Pakistan was snubbed on Tuesday at the International Court of Justice (ICJ) when it sought for a replacement of an ad-hoc Pakistani judge during the hearing of the case related to Indian national Kulbhushan Jadhav who has been sentenced to death by a military court in Pakistan.
Pakistan's Attorney General Anwar Mansoor Khan said his country's ad-hoc judge to the ICJ, Tassaduq Hussain Jillani, suffered a cardiac arrest on Monday during the first day of hearings of the case and requested that his replacement be sworn-in before he could make his argument.
However, the ICJ President, Abdulqawi Ahmed Yusuf, overlooked the plea and told the Pakistani advocate, "I would like to ask you to read your statement if your statement is ready. We are ready to hear you and hear your side."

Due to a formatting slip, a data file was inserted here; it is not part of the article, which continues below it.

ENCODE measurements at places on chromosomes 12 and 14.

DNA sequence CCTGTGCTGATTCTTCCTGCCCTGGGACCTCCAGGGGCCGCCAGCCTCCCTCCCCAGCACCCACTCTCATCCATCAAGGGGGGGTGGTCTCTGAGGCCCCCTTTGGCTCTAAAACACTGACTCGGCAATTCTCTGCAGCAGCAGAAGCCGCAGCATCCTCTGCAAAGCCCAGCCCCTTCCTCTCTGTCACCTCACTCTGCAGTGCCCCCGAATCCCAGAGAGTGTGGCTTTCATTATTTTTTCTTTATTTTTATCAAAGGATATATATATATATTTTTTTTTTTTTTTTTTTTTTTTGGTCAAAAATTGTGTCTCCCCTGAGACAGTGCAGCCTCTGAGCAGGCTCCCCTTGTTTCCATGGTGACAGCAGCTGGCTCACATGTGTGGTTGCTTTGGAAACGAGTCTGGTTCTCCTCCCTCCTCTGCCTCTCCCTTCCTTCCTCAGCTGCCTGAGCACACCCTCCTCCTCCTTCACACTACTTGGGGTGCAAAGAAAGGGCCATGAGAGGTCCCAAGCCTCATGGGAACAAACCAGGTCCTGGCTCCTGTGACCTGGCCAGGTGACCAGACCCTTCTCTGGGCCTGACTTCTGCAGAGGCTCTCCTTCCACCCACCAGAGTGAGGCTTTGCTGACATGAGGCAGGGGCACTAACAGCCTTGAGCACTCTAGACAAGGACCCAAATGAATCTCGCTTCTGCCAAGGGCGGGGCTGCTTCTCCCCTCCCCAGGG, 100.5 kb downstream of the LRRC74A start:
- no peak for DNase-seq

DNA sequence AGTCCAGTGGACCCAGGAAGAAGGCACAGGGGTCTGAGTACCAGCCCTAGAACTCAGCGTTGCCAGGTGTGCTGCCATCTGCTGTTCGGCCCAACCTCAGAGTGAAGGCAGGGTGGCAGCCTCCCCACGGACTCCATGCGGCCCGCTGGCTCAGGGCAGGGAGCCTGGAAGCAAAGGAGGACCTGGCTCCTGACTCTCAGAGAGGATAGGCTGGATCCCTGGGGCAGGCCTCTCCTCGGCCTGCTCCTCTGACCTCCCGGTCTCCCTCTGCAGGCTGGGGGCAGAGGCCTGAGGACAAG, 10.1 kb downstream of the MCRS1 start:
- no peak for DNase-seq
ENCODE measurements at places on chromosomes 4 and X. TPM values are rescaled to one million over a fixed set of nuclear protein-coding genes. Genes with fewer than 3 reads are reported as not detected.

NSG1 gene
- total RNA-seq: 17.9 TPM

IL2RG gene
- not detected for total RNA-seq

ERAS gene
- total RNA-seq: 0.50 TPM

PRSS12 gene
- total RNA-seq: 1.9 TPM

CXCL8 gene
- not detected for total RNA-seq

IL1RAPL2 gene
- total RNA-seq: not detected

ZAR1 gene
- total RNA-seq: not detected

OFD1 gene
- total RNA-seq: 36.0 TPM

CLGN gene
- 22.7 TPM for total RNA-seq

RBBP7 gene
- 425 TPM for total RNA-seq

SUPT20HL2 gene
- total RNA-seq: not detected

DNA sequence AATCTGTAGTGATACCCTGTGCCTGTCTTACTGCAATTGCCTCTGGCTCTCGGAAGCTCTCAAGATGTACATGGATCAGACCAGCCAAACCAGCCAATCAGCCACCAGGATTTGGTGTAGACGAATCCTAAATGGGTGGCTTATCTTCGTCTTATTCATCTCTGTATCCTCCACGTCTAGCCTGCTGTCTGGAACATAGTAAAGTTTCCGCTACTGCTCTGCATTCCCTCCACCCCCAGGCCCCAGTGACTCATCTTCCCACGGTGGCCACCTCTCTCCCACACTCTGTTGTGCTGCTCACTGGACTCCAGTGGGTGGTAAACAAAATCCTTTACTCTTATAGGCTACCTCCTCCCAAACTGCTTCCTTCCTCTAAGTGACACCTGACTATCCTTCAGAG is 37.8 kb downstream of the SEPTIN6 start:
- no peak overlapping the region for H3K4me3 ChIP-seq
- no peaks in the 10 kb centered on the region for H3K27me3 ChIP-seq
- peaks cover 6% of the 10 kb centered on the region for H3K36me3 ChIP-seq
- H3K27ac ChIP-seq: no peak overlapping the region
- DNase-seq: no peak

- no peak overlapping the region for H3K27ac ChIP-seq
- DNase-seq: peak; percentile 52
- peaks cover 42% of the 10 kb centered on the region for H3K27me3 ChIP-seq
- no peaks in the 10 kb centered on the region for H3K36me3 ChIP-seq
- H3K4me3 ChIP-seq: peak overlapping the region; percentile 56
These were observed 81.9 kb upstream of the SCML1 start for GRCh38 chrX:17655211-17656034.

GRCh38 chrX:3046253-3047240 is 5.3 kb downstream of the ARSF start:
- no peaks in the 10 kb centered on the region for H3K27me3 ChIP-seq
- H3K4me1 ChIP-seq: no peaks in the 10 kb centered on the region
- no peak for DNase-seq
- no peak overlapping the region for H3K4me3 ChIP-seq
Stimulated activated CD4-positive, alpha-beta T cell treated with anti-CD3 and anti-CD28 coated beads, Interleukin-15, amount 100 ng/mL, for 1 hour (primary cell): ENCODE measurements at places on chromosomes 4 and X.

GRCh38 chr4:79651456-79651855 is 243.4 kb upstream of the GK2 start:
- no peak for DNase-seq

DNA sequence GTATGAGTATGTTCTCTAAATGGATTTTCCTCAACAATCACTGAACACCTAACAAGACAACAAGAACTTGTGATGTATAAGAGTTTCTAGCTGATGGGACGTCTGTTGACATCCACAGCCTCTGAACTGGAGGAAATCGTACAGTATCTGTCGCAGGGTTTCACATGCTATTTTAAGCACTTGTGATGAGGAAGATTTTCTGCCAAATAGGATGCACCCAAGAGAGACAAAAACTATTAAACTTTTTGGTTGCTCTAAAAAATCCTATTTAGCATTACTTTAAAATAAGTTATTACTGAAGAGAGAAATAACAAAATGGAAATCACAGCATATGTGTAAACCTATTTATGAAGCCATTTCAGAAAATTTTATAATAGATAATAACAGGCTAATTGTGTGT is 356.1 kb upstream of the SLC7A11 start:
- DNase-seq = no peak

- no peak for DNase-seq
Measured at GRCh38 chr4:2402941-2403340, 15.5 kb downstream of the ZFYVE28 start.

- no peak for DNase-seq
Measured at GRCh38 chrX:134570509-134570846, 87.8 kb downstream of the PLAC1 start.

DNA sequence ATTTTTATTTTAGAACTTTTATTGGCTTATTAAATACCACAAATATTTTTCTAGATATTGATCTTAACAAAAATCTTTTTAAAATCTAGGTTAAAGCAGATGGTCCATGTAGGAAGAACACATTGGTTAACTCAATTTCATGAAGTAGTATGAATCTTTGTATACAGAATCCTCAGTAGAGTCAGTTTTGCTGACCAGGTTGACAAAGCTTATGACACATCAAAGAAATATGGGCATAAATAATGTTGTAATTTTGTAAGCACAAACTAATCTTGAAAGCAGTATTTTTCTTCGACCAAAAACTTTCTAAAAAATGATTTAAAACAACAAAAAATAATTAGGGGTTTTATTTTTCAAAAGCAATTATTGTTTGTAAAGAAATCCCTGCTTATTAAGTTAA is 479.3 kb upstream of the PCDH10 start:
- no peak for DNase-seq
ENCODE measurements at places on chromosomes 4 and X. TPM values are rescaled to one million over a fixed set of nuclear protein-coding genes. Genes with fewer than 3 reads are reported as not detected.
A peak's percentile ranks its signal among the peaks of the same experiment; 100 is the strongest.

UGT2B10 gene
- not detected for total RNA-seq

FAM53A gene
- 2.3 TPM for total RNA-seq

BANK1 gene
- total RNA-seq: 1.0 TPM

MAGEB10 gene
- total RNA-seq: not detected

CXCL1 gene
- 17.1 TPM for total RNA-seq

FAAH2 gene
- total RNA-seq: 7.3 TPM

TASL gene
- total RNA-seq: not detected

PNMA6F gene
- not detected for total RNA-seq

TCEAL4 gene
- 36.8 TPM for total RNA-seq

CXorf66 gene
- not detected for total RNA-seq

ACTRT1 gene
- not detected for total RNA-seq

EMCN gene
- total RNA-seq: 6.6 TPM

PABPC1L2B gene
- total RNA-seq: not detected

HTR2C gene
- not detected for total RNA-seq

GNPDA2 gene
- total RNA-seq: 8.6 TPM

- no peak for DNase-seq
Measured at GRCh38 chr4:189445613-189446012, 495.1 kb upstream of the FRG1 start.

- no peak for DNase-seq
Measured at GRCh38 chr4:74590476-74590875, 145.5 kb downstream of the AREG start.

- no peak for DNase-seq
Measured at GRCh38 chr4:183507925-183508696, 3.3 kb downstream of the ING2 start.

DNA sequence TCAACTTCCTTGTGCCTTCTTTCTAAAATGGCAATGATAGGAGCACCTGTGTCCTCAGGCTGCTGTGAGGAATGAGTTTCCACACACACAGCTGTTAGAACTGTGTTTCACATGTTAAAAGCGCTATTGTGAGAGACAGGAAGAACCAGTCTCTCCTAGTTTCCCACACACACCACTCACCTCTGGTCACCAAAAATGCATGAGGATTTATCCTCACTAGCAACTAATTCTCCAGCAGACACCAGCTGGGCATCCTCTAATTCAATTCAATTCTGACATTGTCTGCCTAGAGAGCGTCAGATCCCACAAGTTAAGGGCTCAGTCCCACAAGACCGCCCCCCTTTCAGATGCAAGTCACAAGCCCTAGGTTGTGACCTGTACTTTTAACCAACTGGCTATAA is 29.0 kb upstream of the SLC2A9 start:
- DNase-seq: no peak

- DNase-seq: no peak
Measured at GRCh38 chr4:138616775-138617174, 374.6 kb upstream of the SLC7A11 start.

Mr Khan then went on to make his argument, a day after the Indian side told the world court that Mr Jadhav had been sentenced to death by a military court during a "farcical" hearing and that he should be released forthwith.
In his representation, the Pakistani advocate said the Indian claim to relief must be dismissed.
Mr Jadhav, 48, was sentenced to death by a Pakistani military court on charges of alleged "espionage" on April 11, 2017, following which India moved the ICJ, challenging the verdict.
Subsequently, on May 18, 2017, a 10-member bench of ICJ restrained Pakistan from executing Mr Jadhav till the case was resolved.
During the hearing yesterday, India's advocate Harish Salve raised questions over how a military court could hold a trial for a civilian without giving him a due and transparent right to defend.
Mr Khan, in his counter, said, "Local laws are within the domain of parliament and the independent courts of Pakistan. Similarly, the creation of military courts was through this parliamentary process."
India has maintained that Mr Jadhav, a former Naval officer-turned-businessman, was innocent and he had been kidnapped by Pakistani intelligence agencies from Iran.